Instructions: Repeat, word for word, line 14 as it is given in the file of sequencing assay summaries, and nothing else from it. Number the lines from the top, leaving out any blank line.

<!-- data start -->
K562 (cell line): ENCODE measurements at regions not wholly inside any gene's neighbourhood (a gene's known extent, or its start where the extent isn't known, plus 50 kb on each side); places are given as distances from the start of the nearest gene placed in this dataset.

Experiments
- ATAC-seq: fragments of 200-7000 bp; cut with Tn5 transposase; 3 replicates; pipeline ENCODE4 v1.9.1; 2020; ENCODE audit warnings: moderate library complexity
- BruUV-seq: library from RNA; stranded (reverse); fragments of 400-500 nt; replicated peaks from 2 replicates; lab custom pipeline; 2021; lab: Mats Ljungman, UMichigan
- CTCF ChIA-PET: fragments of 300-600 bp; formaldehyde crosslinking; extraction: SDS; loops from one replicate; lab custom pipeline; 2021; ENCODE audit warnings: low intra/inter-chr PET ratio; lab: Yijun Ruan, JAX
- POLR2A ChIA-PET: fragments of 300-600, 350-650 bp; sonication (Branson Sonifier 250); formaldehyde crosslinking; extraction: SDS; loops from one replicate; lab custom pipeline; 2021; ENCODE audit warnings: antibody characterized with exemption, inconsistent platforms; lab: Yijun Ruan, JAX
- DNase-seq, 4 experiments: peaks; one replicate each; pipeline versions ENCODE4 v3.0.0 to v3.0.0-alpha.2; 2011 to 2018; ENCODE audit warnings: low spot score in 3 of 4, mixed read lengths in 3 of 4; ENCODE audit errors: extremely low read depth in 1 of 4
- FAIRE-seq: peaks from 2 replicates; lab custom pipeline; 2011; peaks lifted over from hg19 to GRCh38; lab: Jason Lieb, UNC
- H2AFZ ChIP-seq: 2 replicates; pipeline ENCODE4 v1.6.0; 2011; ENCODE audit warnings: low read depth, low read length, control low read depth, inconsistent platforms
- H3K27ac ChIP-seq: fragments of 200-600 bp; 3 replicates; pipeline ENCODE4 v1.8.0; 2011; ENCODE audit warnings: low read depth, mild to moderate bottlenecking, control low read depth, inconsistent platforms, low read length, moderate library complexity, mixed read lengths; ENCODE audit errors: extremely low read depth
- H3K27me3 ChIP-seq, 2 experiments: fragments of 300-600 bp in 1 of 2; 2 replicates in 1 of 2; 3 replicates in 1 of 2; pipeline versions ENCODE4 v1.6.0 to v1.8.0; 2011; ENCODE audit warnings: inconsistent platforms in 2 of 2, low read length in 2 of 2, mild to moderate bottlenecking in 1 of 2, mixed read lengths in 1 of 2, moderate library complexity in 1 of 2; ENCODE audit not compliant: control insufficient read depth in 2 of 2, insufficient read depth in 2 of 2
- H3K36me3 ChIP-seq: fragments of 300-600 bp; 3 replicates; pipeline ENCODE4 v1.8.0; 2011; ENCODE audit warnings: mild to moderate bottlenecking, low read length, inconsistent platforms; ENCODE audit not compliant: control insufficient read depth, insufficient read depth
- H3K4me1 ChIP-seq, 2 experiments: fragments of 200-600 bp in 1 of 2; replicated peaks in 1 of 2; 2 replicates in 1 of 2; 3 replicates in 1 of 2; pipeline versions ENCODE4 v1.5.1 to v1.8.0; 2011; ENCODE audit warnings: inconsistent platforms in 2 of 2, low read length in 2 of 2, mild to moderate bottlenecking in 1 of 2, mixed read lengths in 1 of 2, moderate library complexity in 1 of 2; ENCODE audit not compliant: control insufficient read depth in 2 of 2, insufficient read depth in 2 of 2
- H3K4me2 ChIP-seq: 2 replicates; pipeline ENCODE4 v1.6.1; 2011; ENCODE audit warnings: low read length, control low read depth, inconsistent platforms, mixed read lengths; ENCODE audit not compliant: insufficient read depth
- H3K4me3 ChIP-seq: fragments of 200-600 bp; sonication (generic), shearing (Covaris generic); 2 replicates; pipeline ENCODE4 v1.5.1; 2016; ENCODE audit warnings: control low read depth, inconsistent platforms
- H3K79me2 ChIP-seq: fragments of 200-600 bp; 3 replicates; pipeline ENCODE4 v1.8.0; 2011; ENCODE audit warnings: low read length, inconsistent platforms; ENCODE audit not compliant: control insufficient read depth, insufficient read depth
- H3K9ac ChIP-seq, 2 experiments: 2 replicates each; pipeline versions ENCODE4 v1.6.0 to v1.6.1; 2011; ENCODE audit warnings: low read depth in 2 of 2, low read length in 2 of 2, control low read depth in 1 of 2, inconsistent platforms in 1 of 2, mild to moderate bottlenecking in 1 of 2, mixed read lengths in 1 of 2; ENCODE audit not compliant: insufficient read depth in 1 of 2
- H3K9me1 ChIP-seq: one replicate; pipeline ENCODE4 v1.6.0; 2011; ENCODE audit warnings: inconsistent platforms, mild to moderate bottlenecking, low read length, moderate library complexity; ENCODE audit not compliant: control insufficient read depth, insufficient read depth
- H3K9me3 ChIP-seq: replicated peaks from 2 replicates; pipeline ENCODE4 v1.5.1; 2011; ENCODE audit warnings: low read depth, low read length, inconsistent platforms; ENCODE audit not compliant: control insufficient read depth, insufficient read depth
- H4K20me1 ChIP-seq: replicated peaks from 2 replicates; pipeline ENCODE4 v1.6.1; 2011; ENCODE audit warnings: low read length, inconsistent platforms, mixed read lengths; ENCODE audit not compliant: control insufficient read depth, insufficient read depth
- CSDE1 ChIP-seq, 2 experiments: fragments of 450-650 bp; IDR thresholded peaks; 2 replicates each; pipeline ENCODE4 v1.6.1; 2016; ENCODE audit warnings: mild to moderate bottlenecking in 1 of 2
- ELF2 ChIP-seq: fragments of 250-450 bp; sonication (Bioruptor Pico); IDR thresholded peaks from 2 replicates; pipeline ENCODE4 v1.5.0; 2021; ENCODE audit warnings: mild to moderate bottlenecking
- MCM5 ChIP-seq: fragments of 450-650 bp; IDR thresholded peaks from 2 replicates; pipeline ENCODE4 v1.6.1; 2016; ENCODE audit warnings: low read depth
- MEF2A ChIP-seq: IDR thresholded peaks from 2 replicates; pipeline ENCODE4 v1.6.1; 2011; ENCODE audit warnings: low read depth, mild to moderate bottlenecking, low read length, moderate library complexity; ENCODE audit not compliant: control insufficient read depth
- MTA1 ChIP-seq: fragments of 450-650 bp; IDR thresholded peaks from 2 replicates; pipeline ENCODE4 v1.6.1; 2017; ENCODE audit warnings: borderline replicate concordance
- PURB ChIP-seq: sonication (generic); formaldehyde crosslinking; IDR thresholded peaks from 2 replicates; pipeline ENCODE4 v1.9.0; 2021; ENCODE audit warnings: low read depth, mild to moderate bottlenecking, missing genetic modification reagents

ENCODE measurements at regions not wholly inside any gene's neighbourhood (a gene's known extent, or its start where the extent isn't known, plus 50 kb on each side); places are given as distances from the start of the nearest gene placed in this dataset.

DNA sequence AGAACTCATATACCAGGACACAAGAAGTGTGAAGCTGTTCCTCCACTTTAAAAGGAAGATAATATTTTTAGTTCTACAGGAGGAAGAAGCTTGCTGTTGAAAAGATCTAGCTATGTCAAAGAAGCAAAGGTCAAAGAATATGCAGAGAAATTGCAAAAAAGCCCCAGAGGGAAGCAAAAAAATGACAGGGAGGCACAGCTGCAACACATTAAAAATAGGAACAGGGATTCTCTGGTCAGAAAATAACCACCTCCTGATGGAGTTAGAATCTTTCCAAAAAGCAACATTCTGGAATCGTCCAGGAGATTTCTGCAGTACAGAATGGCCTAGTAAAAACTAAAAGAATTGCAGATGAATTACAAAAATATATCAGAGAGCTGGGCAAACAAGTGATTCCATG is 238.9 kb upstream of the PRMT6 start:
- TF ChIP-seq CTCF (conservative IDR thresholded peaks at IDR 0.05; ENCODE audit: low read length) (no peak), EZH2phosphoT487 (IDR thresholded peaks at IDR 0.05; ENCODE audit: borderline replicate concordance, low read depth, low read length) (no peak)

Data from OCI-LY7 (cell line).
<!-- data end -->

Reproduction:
- H3K4me2 ChIP-seq: 2 replicates; pipeline ENCODE4 v1.6.1; 2011; ENCODE audit warnings: low read length, control low read depth, inconsistent platforms, mixed read lengths; ENCODE audit not compliant: insufficient read depth